|Year : 2017 | Volume
| Issue : 1 | Page : 15-19
Comparative analysis of some hematological and immunological parameters of HIV-positive patients at a tertiary HIV treatment center in Zaria, Nigeria
Ibrahim U Kusfa1, Aisha A Abubakar2, Haruna M Muktar3, Ismaila N Ibrahim4, Sani Awwalu3, Muhammad S Balogun5, Labaran Shehu6, Isiyaku Ahmadu6
1 Field Epidemiology and Laboratory Training Programme, Abuja; Department of Haematology and Blood Transfusion, Ahmadu Bello University Teaching Hospital, Zaria; National Tuberculosis and Leprosy Training Centre, Saye, Zaria, Nigeria
2 Field Epidemiology and Laboratory Training Programme, Abuja; Department of Community Medicine, Ahmadu Bello University, Zaria, Nigeria
3 Department of Haematology and Blood Transfusion, Ahmadu Bello University Teaching Hospital, Zaria, Nigeria
4 Field Epidemiology and Laboratory Training Programme, Abuja; Department of Haematology and Blood Transfusion, Ahmadu Bello University Teaching Hospital, Zaria, Nigeria
5 Field Epidemiology and Laboratory Training Programme, Abuja, Nigeria
6 National Tuberculosis and Leprosy Training Centre, Saye, Zaria, Nigeria
|Date of Web Publication||6-Mar-2018|
Ibrahim U Kusfa
Department of Haematology and Blood Transfusion, Ahmadu Bello University Teaching Hospital Zaria
Background: Human immunodeficiency virus (HIV) infection is a major public health problem in sub-Saharan Africa. In addition to immunological complications of the disease, hematological abnormalities have been documented as strong independent predictors of morbidity and mortality in HIV-infected individuals.
Objectives: To determine the effect of antiretroviral therapy (ART) on hematological and immunological parameters in HIV-positive patients.
Materials and Methods: This was a retrospective cross-sectional analytic study involving 90 HIV-positive treatment naïve patients aged 18 years and above attending a tertiary hospital over a 6-month period. Frequencies, proportions, and paired t test were performed using SPSS version 20.0 and the level of significance was set at ≤0.05.
Results: The mean (±SD) age of the study participants was 35.6 ± 9.65 years with females comprising of 56 (62%). The mean (±SD) values of the hematological parameters (at baseline and 6 months after initiation of ART) were: hemoglobin concentration [10.9 ± 1.95 vs 11.8 ± 1.83 g/dL, 95% Confidence Interval (CI); −1.1938, −0.5218, P value <0.001], white blood cell count (5.95 ± 2.84 vs 5.32 ± 1.75 × 109/L, 95% CI; 0.0691, 1.1843, P value <0.001), mean corpuscular volume (83.04 ± 6.90 vs 85.33 ± 7.44 fL, 95% CI; −3.9424, −0.6290, P value <0.001), mean corpuscular hemoglobin (MCH) (26.3 ± 2.93 vs 27.5 ± 3.44 pg, 95% CI; −1.7713, −0.5030, P value <0.001), MCH concentration (31.4 ± 1.86 vs 31.9 ± 1.71 g/dL, 95% CI; −0.9369, −0.1088, P value <0.001), lymphocyte count (37.0 ± 12.9 vs 38.7 ± 11.78%, 95% CI; −4.7148, 1.1170, P value <0.001), neutrophil count (46.6 ± 13.8 vs 46.4 ± 12.0%, 95% CI; −3.3644, 3.6444, P value <0.123), and CD4 count (222.3 ± 230.10 vs 284.2 ± 196.72 cells/μL, 95% CI; −96.2642, −27.5802, P value <0.001).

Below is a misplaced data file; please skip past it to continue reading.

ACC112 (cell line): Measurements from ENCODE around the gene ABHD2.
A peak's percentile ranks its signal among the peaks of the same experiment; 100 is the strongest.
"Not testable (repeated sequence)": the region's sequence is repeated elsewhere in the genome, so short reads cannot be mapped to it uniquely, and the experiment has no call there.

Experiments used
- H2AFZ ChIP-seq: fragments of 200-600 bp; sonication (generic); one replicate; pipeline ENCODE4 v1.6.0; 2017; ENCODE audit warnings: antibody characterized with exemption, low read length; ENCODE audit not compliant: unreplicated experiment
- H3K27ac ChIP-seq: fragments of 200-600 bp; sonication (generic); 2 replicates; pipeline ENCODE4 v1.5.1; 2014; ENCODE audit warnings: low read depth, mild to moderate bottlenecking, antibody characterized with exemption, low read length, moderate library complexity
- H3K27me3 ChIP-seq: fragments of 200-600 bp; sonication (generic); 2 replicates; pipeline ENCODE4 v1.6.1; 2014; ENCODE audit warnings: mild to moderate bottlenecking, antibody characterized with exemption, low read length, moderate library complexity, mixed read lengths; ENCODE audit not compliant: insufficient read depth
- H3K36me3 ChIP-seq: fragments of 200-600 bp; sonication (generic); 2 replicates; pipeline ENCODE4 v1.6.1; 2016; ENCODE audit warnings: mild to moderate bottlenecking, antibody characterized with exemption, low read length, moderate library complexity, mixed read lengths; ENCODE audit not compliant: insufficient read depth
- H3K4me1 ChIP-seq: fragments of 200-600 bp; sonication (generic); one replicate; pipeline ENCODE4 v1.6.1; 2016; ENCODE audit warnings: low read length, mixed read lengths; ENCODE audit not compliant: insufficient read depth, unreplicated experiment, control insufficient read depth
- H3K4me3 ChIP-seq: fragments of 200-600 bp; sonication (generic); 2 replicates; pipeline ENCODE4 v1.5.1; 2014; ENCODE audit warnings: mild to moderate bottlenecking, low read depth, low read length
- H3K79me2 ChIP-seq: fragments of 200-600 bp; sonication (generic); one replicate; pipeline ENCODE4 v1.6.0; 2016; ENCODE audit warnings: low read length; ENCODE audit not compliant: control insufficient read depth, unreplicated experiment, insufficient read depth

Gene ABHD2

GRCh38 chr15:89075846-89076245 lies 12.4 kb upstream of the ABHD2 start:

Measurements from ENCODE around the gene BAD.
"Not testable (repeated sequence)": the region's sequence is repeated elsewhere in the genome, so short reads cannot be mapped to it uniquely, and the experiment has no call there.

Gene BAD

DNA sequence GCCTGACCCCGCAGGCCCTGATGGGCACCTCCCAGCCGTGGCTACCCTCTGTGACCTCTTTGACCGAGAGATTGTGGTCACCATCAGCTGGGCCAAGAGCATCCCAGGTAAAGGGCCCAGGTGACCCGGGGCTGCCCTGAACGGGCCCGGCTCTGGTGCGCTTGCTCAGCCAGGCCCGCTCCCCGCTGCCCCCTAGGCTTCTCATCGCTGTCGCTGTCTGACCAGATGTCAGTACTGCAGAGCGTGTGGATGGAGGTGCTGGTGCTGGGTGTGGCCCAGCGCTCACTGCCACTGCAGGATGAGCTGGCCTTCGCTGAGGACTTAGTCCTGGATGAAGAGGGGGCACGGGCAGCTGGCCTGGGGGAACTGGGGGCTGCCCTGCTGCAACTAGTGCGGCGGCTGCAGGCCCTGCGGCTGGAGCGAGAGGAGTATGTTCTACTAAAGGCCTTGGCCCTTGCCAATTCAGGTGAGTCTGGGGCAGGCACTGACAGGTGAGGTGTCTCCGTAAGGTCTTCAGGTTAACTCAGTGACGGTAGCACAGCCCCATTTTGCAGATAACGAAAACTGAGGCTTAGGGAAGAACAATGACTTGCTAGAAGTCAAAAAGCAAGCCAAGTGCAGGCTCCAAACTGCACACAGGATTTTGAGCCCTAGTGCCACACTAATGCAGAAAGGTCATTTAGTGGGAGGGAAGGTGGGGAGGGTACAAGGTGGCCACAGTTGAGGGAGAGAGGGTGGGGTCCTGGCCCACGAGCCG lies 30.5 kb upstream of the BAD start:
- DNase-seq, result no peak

Conclusion: Anemia, neutropenia, and immunosuppression were the predominant findings in this study at recruitment. However, an improvement of these parameters was observed 6 months after commencement of ART among the HIV-positive treatment naïve patients. This showed that ART has improved both the hematological and immunological parameters in HIV-positive treatment-naïve patients.
Keywords: Antiretroviral therapy, hematological parameters, hiv-positive, immunological parameters, pretreatment
|How to cite this article:|
Kusfa IU, Abubakar AA, Muktar HM, Ibrahim IN, Awwalu S, Balogun MS, Shehu L, Ahmadu I. Comparative analysis of some hematological and immunological parameters of HIV-positive patients at a tertiary HIV treatment center in Zaria, Nigeria. Sub-Saharan Afr J Med 2017;4:15-9
|How to cite this URL:|
Kusfa IU, Abubakar AA, Muktar HM, Ibrahim IN, Awwalu S, Balogun MS, Shehu L, Ahmadu I. Comparative analysis of some hematological and immunological parameters of HIV-positive patients at a tertiary HIV treatment center in Zaria, Nigeria. Sub-Saharan Afr J Med [serial online] 2017 [cited 2018 Mar 19];4:15-9. Available from: http://www.ssajm.org/text.asp?2017/4/1/15/226660
| Introduction|| |
Human Immunodeficiency Virus (HIV) infection is a major public health problem with an estimated 36.7 million people living with the disease globally. About 24.7 million people now live with the disease in sub-Saharan Africa; out of which, 11.7 million (32.0%) are on antiretroviral therapy (ART). The prevalence of HIV infection in Nigeria varies from 1.8% in 1991 to 3.4% in 2015,with about 44.9% of people living with the disease in Nigeria are currently on ART. HIV infection has been reported in all the states of the federation, including Abuja, and the prevalence rates vary significantly from state to state and from zone to zone. The Federal Ministry of Health (FMOH) made its first attempt to assess the Nigerian HIV/acquired immunodeficiency syndrome (AIDS) situation by establishing the first HIV sentinel surveillance as a means of monitoring HIV/AIDS in the country.